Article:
Fovitec- Understanding Bi Color, Kelvin Color Temperature, & White Balance
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Understanding Bi Color, Kelvin Color Temperature, & White Balance

Posted on July 03 2014

Understanding Bi Color and Kelvin Color Temperature Adjustments with the StudioPRO, Photo Pro Blogger! By Fovitec

Color temperature is the color of the light source that is emitted and measured in degrees Kelvin. Kelvin is the pure measurement of color within the absolute thermometric scale. Every light source has a color temperature and photographers and videographers must know the temperature of the scene is in order to get the white balance. White balance is the color balance that is set on a digital camera. You have the control in camera to adjust to your lighting conditions. It is called white balance, because essentially you are balancing your whites to appear pure white. By convention, yellow-red colors (like the flames of a fire) are considered warm, and blue-green colors (like light from an overcast sky) are considered cool. Confusingly, higher Kelvin temperatures (4500K or above) are what we consider cool and lower color temperatures (2700~3200K) are considered warm. Knowing this will save you from having to correct this is postproduction.  


In film or photo, there may be times when you want to have the temperature be warmer or cooler to convey a certain mood. A more yellow scene may be desired for interior low light scenes that have candlelight. When looking at photographs or watching a movie, ask—what mood does this light convey? Are the whites pure or do they have a color in the highlights?

Bi Color LED Panel Lights

Lights like our StudioPRO Bi Color LEDs let the photographer or videographer control the light temperature in the light panel itself. Thus, making it easier to light scenes with lighting combinations, combine with other existing lights, or create a desired light temperature. Bi Color LEDs provide a greater versatility and convenience without the hassle of filters to change the temperature. Bi Color LEDs have two dials on the back of the panel to adjust the intensity of light emitted at either 3200K or 54ooK. Our LEDs are split, half of the panel being 3200K LEDs and the other half being 5400K LEDs. Adjusting the dials will dim the respective LEDs to control the color of the light. Think of this method like mixing paint colors. Adding 3200K will warm, or add yellow, to your light output. Vice versa, adding 5400K will add blue to your light output. With both dials turned the result will be a combination of both.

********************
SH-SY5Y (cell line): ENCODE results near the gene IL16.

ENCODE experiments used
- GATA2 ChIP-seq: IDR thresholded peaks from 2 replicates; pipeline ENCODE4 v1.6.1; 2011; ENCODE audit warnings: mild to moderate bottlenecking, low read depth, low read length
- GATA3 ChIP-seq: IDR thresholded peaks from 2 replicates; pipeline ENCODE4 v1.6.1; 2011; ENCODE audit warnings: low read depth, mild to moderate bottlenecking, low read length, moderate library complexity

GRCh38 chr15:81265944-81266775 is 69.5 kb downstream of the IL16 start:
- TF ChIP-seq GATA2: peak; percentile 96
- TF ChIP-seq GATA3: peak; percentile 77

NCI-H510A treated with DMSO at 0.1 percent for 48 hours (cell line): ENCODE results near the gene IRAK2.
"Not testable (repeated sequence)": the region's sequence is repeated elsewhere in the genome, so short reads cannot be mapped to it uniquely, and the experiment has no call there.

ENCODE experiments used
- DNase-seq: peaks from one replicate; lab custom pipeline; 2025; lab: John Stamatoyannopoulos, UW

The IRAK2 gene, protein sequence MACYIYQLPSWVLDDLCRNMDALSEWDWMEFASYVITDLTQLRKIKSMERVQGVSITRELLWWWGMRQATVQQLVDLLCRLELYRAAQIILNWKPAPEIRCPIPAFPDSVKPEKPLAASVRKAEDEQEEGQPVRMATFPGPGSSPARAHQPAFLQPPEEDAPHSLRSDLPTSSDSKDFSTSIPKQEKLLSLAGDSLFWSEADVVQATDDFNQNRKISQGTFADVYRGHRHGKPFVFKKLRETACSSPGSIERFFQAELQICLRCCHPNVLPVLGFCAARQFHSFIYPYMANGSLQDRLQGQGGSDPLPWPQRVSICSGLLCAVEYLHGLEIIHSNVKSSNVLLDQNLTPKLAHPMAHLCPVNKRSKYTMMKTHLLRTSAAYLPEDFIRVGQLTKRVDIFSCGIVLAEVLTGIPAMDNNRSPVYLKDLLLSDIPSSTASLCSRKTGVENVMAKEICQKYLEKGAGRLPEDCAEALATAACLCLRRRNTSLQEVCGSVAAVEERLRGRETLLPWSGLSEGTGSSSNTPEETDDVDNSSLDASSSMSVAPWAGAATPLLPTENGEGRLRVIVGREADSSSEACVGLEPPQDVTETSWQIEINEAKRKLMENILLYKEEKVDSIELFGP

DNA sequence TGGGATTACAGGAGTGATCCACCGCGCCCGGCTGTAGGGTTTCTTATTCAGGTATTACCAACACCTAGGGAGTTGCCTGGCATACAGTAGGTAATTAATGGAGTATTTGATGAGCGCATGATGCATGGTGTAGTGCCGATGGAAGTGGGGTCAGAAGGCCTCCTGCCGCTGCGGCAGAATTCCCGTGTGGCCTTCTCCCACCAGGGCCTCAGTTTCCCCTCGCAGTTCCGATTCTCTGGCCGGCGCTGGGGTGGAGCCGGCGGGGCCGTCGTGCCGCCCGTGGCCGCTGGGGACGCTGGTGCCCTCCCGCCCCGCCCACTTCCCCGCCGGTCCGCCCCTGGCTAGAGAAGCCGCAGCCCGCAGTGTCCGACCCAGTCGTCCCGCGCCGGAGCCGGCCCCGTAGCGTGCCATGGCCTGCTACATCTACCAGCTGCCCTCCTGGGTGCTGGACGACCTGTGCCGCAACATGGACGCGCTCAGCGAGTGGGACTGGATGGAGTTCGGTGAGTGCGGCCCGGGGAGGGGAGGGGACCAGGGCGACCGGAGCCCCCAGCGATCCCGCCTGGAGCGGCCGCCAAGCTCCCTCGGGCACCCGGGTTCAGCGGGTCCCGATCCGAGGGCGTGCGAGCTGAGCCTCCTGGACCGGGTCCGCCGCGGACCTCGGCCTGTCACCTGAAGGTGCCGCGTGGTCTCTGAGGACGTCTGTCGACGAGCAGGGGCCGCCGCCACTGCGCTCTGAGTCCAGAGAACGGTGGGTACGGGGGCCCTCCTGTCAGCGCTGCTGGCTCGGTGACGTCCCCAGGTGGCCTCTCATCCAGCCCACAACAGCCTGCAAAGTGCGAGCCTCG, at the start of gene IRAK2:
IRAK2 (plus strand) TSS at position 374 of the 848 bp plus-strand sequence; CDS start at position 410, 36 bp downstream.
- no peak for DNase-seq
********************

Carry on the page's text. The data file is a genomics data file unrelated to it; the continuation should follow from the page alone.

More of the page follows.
600 LED Studio Light, Photo/Video, Bi-Color,Battery Base for Sony V-lock Battery - SP11-002-600

Warm White (incandescent white, candle light)








Incandescent & Candle, around 2700K

Incandescent white light bulbs often have a color temperature of up to 2900K. They imparts a more orange/red light on objects. Because you normally associate warmth with red or orange objects, this accounts for the "warm" descriptive name, even though it is a cooler temperature on the Kelvin scale.

Warm White (halogen white) 


Halogen, around 3000K

Halogen bulbs fall within the range of 2900K to 3500K. They impart a clear, white light with very little red or blue tones.

Neutral White


Around 4000K

Neutral White bulbs fall within the range of 4000K to 4700K. They impart a clear, white light with very little red or blue tones, but appears "cooler" than halogen light.

Cool White


Around 5000K

A "cool" white bulb commonly has a color temperature of 5000K or above. This is in the low range of blue color, similar to ice. Hence, the "cool" adjective.

Color rendition

Color rendition is how colors appear when illuminated by a light source. Most objects are not a single color, but a combination of many colors. Light sources that are deficient in certain colors may change the apparent color of an object.

The Color Rendition Index (CRI) is a 1-100 scale that measures a light source's ability to render colors the same way sunlight does. The top value of the CRI scale (100) is based on illumination by a 100-watt incandescent light bulb. A light source with a CRI of 80 or higher is considered acceptable for most indoor residential applications.


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